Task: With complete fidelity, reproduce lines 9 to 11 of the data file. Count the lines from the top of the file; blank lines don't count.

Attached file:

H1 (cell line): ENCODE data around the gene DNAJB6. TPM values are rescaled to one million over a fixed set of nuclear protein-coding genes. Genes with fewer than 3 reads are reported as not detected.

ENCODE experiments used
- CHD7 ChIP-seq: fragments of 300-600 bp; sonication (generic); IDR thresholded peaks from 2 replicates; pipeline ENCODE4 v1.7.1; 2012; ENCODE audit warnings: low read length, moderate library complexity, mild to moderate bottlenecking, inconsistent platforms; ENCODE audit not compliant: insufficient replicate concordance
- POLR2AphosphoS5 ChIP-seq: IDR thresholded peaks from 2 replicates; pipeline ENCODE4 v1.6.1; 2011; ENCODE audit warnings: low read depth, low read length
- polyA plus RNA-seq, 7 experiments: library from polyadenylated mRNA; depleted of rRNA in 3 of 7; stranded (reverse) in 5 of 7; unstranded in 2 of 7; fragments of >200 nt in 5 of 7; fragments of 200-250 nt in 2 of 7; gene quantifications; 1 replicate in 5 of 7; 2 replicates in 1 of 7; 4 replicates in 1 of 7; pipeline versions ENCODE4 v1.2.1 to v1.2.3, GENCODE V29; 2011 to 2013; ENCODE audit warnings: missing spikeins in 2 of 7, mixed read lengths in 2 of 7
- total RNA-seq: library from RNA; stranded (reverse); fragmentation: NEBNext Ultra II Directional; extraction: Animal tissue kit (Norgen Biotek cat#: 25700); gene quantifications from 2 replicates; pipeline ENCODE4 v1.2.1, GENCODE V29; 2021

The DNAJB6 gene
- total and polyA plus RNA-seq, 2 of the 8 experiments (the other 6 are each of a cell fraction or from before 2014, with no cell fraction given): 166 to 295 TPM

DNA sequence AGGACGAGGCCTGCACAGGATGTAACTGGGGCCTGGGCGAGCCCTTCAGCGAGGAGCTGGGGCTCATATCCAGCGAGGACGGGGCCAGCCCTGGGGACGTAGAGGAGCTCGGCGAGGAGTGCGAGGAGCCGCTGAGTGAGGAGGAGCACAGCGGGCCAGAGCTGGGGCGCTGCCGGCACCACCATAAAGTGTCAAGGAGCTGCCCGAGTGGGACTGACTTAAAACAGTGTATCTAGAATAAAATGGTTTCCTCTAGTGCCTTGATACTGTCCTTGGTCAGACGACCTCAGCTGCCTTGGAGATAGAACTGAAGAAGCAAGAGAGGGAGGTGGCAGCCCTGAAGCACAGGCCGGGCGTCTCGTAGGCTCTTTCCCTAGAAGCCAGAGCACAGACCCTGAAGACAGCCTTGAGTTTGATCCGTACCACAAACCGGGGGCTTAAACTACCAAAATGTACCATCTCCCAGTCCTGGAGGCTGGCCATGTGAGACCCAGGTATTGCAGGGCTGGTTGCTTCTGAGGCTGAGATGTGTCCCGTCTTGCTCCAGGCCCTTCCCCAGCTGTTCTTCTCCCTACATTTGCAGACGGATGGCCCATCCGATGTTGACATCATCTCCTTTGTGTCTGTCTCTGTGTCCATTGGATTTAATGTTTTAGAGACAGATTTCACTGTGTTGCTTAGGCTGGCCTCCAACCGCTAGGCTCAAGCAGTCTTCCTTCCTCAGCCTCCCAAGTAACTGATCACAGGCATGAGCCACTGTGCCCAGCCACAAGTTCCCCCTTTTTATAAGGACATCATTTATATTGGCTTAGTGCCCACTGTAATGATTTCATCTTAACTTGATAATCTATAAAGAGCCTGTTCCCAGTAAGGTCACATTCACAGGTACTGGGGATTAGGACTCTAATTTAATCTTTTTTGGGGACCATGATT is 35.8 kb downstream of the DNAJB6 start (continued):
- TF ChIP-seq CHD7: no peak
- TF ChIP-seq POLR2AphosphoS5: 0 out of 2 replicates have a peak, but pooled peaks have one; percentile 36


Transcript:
DNA sequence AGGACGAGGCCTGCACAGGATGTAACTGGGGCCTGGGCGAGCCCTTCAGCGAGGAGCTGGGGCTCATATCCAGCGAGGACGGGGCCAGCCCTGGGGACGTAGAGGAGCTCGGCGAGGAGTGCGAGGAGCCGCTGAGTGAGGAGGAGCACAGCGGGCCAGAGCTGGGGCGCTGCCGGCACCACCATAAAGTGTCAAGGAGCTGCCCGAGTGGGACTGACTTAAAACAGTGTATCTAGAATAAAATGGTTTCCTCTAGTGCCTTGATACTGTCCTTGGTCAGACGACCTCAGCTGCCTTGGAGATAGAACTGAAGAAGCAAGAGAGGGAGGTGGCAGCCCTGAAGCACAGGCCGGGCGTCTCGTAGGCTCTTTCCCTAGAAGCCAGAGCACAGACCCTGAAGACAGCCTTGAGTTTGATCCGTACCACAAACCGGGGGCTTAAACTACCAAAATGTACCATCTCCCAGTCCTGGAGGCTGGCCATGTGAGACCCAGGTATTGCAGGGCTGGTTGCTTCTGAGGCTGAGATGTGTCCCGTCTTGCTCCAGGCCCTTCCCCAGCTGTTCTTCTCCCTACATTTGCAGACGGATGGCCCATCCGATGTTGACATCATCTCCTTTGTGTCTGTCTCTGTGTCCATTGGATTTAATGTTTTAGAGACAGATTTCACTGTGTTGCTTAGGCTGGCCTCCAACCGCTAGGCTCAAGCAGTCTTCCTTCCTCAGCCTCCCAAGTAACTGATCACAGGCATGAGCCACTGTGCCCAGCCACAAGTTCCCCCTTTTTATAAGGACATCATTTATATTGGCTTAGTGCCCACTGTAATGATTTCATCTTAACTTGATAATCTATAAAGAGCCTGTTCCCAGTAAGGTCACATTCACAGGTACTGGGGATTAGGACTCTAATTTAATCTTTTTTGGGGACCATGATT is 35.8 kb downstream of the DNAJB6 start (continued):
- TF ChIP-seq CHD7: no peak
- TF ChIP-seq POLR2AphosphoS5: 0 out of 2 replicates have a peak, but pooled peaks have one; percentile 36